A documentary which challenges former Indonesian death-squad leaders to reenact their mass-killings in whichever cinematic genres they wish, including classic Hollywood crime scenarios and lavish musical numbers.
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An Indonesian man with a communist background named Ramli was brutally murdered when the "Communist" purge occurred in 1965. His remaining family members lived in fear and silence until the making of this documentary. Adi, a brother of his, decided to revisit the horrific incident and visited the men who were responsible for the killings and one survivor of the purge. These meetings uncovered sadistic details of the murders and exposed raw emotions and reactions of the killers' family members about what happened in the past - much to Adi's disappointment.
"The Look of Silence" is a companion piece to Joshua Oppenheimer's previous film "The Act of Killing". Both films deal with the mass murder of communists in Indonesia between 1965 and 1966 - a serious crime resulting in the deaths of over a million innocent people by the hands of hired militia sanctioned by the government, but has gone unnoticed in the public eye for so long because the perpetrators are still at large, hailed as national heroes for stopping a revolution and in positions of power in government for over fifty years, living peacefully among the families of those they murdered.
"Act of Killing" is more audacious in style, following three killers as they recreate their murders for film in any genre they want (gangster flick, musical, etc.) - all the while they're boastful of their accomplishments, without any remorse or regret for their actions.'
This film follows Adi Rukun, an optometrist who's brother was murdered in the genocide. We see him confronting death squad leaders and those who knew his brother, looking for some sort of understanding and possibly reconciliation for his murder. There are also domestic scenes with his mother and father, as well as with his wife and family. Life plays out happily before our eyes, but beneath it there are still painful reminders of the past when Adi talks about his brother with his mother, or when he tells his wife what he's been up to, talking with these killers they know. She says she would have stopped him if she knew, that his life could be in danger if he keeps digging up the past instead of forgetting. This gives the interviews a very real sense of tension, and you wonder if such a film could be made if it weren't for the involvement of outsiders who could be there with Adi.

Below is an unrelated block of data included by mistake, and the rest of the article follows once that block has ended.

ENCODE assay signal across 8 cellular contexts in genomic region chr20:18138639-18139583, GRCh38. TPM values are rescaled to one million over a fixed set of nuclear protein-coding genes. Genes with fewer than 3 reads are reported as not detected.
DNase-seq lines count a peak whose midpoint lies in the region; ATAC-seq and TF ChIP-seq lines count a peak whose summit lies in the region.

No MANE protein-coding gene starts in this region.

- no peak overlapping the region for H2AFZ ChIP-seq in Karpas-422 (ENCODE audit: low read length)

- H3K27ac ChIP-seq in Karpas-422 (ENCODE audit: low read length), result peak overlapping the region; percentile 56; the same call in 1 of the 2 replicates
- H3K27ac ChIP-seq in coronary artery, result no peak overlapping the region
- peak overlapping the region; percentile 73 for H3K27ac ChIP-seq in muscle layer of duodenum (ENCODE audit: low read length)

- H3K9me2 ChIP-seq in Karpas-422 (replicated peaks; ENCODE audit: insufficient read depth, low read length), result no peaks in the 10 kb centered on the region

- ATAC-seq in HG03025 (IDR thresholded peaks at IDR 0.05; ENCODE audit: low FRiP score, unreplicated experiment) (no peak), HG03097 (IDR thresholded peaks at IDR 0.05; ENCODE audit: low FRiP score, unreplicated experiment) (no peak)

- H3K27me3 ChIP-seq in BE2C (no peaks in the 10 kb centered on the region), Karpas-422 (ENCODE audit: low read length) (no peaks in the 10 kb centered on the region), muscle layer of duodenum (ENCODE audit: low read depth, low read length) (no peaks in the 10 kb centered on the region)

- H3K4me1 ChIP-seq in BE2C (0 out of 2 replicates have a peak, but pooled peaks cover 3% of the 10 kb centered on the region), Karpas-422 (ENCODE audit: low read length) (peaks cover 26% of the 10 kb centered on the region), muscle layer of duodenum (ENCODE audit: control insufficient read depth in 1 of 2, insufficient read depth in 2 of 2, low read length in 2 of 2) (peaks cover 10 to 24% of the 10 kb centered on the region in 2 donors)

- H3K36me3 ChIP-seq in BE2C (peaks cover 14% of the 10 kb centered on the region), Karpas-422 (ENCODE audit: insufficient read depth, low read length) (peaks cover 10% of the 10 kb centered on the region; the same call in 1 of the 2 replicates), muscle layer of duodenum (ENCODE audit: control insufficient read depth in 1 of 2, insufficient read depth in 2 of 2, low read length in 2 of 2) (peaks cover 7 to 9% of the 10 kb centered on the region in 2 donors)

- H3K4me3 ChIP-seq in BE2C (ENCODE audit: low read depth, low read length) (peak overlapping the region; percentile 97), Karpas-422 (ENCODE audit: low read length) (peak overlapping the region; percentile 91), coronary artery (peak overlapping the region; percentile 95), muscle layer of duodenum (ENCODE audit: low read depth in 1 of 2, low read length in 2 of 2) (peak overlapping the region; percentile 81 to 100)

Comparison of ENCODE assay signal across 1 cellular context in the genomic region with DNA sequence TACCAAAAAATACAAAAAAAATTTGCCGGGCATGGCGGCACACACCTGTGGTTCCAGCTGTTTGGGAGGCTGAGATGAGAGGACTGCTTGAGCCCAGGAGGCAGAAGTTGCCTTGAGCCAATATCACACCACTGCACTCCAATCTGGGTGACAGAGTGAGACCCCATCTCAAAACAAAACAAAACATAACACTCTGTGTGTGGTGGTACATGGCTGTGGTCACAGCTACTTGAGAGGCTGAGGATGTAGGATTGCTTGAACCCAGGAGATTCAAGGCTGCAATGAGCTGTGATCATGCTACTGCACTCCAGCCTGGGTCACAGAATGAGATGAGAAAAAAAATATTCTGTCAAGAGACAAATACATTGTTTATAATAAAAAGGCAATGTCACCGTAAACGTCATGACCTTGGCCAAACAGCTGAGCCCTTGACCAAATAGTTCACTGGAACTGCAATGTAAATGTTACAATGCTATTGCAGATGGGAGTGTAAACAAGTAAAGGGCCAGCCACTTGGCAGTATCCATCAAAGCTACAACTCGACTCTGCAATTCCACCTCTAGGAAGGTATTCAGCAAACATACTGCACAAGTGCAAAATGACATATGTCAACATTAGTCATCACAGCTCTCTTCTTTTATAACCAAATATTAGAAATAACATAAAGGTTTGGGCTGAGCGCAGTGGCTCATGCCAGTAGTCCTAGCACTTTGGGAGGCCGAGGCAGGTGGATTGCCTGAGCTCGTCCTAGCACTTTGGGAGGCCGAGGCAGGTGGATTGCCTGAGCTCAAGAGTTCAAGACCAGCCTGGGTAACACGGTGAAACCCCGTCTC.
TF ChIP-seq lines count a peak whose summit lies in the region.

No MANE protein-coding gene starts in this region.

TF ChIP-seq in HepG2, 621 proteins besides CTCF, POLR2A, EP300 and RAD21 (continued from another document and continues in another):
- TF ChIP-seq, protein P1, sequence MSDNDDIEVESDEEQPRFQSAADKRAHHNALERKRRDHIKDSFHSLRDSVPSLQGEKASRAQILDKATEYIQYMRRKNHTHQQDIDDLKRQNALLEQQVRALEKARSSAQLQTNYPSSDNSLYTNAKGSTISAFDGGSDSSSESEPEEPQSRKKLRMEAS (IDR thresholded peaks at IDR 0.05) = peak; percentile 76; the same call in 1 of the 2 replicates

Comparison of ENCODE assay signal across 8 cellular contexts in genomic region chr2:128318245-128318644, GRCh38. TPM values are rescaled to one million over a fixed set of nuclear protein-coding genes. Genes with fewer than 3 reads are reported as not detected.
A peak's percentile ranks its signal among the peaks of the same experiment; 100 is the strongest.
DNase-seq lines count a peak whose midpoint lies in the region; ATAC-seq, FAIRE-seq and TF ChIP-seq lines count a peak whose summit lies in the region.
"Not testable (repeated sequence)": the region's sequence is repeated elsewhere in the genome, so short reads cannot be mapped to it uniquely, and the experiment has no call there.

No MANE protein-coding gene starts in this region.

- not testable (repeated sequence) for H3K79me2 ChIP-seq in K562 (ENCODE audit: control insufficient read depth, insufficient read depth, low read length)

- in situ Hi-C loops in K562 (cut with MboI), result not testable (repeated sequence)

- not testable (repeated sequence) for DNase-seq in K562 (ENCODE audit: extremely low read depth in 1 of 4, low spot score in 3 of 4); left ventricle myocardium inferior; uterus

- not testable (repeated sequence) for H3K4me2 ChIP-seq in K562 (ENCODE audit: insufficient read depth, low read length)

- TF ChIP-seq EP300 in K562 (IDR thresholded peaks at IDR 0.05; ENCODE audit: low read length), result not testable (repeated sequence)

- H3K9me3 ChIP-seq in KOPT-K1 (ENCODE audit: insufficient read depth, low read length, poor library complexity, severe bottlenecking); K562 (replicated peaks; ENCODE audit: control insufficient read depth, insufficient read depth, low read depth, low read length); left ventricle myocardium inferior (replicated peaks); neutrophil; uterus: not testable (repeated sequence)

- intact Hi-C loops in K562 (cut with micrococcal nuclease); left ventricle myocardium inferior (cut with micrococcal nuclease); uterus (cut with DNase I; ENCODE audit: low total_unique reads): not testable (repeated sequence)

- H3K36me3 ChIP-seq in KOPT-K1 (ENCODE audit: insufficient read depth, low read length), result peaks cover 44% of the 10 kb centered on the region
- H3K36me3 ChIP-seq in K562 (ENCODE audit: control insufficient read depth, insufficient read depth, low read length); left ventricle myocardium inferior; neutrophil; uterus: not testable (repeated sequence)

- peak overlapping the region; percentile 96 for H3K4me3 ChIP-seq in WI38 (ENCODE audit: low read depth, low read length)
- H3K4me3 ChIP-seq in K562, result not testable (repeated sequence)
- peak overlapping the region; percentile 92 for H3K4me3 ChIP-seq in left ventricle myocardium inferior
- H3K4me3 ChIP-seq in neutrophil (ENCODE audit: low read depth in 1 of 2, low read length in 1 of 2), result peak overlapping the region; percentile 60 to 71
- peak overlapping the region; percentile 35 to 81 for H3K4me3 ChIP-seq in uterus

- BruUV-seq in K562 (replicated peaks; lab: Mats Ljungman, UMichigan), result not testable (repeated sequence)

Still, Adi puts up a strong front, asking why they did what they did. The answer's usually the same, they deny individual responsibility, or say that it was necessary. Sometimes their answers are disturbing, saying that they drank the blood of their victims to stay sane. Family members of the now-deceased murderer of his brother deny knowing anything about their father's work. In a very affecting scene, Adi's uncle, a prison guard in the army says he was unaware what happened to the detained after they were shipped off onto trucks each day. He's trying to keep up a strong resolve, but you can see the pain in his face when he talks about the past.
This film director chooses not to intrude on the telling of the stories with narration, but instead lets the interviewees tell their version of events, leaving pregnant pauses between answers to linger on their faces, which often tell more than spoken words ever could.
It's a very quite, slow film, but I found it hypnotic and a damning portrait of a country's silence after horrendous acts were committed. Adi gives a voice to the families of many victims, and both films should be watched by everyone to get a better understanding of the depths humanity can sink to, and how a nation struggles to cope with long dormant pain after government sanctioned genocide.
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